SPONSORED | The Gauteng department of human settlements, together with the Gauteng Partnership Fund,.
He told a media conference in Johannesburg yesterday while reporting on his 100 days into office that these illegal immigrants got here criminally and should be treated as such.
Mashaba said he would rope in human rights lawyers to assist him and that he had spoken to respective embassies, who agreed to help with the process. "You see, for me, when I call these criminals criminals, I want them to understand that they are criminals," Mashaba said.
"They are holding our country to ransom and I am going to be the last South African to allow it."
Mashaba said he knew he had constraints as local government because the national government had opened borders to criminals, but the DA would change all that when it takes over national government in 2019.
"But in the meantime I have already started engaging embassies in our country for them to know their residents in our city are here criminally.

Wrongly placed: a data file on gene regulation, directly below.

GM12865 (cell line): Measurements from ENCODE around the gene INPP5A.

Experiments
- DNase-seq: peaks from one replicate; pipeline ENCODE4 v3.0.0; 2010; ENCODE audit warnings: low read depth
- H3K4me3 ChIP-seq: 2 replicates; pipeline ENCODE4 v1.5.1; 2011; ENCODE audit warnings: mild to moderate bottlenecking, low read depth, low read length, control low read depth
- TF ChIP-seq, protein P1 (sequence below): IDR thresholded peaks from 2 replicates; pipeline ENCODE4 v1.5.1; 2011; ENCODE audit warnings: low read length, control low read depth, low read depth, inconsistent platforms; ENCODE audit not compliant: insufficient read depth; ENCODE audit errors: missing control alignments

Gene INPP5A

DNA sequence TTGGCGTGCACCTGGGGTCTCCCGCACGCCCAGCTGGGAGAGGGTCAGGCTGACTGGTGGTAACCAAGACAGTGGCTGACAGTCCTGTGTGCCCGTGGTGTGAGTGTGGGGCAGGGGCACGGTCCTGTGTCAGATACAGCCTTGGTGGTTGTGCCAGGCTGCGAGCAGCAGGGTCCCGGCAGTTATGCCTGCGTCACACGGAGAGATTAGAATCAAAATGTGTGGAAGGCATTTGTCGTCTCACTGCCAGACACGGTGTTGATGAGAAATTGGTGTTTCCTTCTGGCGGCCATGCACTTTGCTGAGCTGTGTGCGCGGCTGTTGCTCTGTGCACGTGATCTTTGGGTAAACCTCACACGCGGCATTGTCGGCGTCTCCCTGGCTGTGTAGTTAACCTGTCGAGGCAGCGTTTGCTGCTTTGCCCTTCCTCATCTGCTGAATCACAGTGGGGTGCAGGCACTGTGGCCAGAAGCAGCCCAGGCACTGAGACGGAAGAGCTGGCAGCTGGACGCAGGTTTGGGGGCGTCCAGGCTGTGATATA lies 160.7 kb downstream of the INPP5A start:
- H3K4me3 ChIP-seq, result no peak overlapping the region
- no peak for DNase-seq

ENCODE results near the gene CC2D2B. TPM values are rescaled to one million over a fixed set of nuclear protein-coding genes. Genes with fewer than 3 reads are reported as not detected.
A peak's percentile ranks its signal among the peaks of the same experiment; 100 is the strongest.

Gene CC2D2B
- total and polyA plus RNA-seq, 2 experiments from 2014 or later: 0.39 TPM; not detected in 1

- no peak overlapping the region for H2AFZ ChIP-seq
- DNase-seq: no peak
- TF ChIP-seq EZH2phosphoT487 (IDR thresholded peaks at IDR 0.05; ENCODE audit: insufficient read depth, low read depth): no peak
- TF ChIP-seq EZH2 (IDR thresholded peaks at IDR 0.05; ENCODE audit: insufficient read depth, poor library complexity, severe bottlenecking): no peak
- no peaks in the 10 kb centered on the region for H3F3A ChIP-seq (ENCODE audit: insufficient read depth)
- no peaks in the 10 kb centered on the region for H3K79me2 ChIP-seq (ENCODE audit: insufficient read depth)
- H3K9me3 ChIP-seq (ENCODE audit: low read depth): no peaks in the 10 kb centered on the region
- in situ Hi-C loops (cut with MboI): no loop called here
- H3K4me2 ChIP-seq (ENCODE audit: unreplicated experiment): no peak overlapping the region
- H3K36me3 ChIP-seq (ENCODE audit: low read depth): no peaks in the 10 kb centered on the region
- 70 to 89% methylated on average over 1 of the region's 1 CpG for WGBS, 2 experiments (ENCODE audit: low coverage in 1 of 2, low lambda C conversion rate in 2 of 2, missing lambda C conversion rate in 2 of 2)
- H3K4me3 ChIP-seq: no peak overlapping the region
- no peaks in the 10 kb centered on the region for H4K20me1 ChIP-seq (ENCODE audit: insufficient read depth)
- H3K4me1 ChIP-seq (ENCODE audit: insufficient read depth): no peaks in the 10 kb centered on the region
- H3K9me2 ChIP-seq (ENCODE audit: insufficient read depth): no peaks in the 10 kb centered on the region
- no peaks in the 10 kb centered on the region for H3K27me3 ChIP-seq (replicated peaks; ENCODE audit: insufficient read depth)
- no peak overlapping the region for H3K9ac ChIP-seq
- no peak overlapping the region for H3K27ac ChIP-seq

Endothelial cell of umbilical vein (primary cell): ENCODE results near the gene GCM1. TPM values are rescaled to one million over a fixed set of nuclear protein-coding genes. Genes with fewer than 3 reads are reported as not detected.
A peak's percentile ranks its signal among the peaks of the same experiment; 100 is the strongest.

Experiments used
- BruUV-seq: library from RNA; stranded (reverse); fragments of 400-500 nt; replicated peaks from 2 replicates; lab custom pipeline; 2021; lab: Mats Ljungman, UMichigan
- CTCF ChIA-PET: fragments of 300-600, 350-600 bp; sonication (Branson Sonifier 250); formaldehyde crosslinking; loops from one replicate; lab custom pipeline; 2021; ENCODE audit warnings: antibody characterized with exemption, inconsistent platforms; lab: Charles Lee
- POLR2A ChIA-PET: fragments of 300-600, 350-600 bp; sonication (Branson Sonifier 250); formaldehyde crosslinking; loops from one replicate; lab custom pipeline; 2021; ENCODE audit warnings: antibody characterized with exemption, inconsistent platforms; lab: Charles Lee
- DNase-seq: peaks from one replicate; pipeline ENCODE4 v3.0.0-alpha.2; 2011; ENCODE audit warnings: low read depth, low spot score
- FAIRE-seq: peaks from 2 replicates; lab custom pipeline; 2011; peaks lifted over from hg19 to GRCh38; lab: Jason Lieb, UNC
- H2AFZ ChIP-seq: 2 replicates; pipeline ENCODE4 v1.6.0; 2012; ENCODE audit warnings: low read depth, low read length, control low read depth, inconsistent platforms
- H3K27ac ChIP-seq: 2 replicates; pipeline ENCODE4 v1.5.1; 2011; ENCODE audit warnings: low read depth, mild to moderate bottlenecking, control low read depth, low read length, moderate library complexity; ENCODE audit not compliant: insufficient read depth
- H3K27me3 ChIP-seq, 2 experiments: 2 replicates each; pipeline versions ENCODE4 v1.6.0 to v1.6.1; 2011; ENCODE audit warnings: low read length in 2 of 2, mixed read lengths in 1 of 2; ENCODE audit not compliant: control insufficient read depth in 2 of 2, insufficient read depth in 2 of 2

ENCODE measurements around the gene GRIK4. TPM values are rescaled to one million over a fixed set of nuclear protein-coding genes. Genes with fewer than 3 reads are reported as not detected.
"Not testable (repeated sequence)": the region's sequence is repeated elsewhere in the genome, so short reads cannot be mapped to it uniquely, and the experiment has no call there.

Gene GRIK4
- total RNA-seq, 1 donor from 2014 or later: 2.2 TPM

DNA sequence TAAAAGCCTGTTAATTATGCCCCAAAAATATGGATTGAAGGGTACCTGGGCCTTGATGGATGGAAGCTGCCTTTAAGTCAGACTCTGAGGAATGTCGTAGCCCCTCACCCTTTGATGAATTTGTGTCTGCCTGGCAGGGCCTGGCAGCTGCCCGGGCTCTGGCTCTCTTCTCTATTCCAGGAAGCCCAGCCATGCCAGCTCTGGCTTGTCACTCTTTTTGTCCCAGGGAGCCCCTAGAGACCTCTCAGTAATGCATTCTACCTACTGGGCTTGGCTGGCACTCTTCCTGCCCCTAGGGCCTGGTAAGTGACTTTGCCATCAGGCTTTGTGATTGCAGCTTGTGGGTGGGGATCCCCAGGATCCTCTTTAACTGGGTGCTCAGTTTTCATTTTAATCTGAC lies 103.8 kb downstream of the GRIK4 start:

"We will engage the provincial and national government to help us in this regard but I don't believe anyone can expect us to tolerate activities of criminality." He claimed that under the ANC's watch, criminals (foreigners) were allowed to come into SA without proper papers but that cannot happen under the DA's watch.
Zulu king Goodwill Zwelithini was taken to the SA Human Rights Commission for similar comments after he had accused the government of failing to protect locals from the "influx of foreign nationals".
But the Human Rights Commission found him not guilty of hate speech. At the time the DA attacked the king, saying his comments were highly irresponsible.
Yesterday, DA leader in Gauteng John Moodey refused to comment on Mashaba's remarks on foreigners, saying he had not heard the comments.
In October, Mashaba called for the strengthening of borders, saying SA needed to be protected from illegal immigrants.
In the same breath he outlined his future plans for the city.
He told journalists his first order of business in cleaning up the city included what Mashaba described as taking back the inner city from illegal dwellers and slumlords.
"The private sector can easily pour R20-billion each year into our inner city and turn it into a construction site within a matter of months," he said.
"We need to create quality low-cost housing for our people and rental space for small business and entrepreneurs to flourish."